The long arm of supervised release
It’s only three pages long but packs a ... punchy lesson about “termination” versus “revocation” of supervised release. The Sixth Circuit held today in United States v. Cross that district courts retain jurisdiction over defendants on supervised release even after supervision is revoked—at least for violations predating the revocation.
After serving 5 years for a marijuana offense, Robert Cross used drugs on supervision. In response, the district court revoked supervision and tacked on 8 more months in prison, with 2 more years’ supervision. Then, two years later, while Cross was still on this extended supervision, the court learned that he had committed a state theft offense before the first revocation hearing. The court gave him an extra day in prison and 5 more years of supervision.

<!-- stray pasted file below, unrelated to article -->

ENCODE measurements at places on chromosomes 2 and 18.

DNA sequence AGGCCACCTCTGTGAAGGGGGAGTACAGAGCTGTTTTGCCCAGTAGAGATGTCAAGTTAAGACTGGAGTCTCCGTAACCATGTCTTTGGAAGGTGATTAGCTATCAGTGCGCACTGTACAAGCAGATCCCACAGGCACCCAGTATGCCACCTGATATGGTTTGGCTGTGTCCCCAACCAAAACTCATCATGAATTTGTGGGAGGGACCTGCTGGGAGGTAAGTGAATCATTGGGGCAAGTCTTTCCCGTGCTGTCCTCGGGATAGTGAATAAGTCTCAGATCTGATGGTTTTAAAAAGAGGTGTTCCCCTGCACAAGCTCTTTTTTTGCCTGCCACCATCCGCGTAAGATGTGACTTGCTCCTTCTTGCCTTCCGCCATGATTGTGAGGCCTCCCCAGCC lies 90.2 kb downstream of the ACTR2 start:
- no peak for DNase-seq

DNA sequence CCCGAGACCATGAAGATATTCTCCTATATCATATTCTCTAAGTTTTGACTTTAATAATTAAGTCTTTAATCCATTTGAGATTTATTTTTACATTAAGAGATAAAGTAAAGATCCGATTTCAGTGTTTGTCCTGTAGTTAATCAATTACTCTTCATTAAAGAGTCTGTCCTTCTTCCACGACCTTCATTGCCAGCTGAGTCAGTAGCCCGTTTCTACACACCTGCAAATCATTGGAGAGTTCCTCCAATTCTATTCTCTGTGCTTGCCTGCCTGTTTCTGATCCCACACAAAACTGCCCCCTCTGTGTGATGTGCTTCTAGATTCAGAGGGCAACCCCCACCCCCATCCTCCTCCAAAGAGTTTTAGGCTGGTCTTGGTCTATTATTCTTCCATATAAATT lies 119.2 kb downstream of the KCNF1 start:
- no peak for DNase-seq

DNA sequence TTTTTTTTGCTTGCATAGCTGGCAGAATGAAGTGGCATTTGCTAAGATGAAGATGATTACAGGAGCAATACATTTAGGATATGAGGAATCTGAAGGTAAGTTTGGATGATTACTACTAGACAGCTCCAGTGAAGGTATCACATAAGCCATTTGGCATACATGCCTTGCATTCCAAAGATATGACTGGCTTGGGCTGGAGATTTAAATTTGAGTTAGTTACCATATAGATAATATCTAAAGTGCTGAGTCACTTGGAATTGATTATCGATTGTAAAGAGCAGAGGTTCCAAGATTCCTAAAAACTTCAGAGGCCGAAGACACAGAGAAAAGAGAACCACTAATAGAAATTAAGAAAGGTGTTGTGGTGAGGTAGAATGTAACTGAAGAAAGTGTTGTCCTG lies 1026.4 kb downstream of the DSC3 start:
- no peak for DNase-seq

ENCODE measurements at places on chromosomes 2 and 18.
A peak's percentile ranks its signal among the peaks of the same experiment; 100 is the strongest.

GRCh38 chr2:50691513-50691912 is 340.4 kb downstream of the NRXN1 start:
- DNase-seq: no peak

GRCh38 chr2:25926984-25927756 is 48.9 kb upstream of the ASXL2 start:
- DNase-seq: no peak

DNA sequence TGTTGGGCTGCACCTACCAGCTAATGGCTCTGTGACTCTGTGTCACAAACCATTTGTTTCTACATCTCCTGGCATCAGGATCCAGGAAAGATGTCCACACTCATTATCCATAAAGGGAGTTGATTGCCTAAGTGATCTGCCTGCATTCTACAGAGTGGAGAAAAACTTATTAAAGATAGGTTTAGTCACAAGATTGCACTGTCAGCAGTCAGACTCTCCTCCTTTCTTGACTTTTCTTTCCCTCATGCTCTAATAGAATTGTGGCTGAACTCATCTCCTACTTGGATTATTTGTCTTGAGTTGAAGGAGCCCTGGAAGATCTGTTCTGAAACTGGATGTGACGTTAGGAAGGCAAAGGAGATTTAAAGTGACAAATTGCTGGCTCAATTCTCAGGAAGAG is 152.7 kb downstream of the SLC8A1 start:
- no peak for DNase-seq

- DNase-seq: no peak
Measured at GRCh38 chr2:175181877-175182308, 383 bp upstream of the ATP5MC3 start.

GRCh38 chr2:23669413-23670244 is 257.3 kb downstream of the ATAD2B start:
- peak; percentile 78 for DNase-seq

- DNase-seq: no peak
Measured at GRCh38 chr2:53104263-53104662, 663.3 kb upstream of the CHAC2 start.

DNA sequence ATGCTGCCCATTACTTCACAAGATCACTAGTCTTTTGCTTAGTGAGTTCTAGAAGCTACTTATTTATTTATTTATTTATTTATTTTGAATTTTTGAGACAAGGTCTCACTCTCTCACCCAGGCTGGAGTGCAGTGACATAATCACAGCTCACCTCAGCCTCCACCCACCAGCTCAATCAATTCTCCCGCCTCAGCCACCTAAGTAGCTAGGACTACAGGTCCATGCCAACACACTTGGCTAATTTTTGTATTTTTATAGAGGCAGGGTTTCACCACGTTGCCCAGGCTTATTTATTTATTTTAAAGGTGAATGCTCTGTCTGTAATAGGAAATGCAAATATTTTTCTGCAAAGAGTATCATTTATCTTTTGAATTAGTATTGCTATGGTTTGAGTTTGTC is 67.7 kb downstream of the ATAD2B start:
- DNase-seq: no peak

Cross challenged the court’s jurisdiction to revoke the second time, but the Sixth Circuit wasn’t having it. The difference, the court explained, is between revocation and termination: Termination discharges supervision altogether, 18 U.S.C. § 3583(e)(1); revocation merely requires part of the supervision to be served in prison, id. § 3583(e)(3). Cross was only revoked the first time, not terminated, and thus the district court retained jurisdiction to revoke him again. It makes no difference, the Sixth Circuit reasoned, that § 3583(h) says courts may impose a term of supervised release following re-imprisonment. In the court’s view, this statute simply acknowledges the reality that a defendant continues on release after a term of re-imprisonment unless the court “terminates” supervision.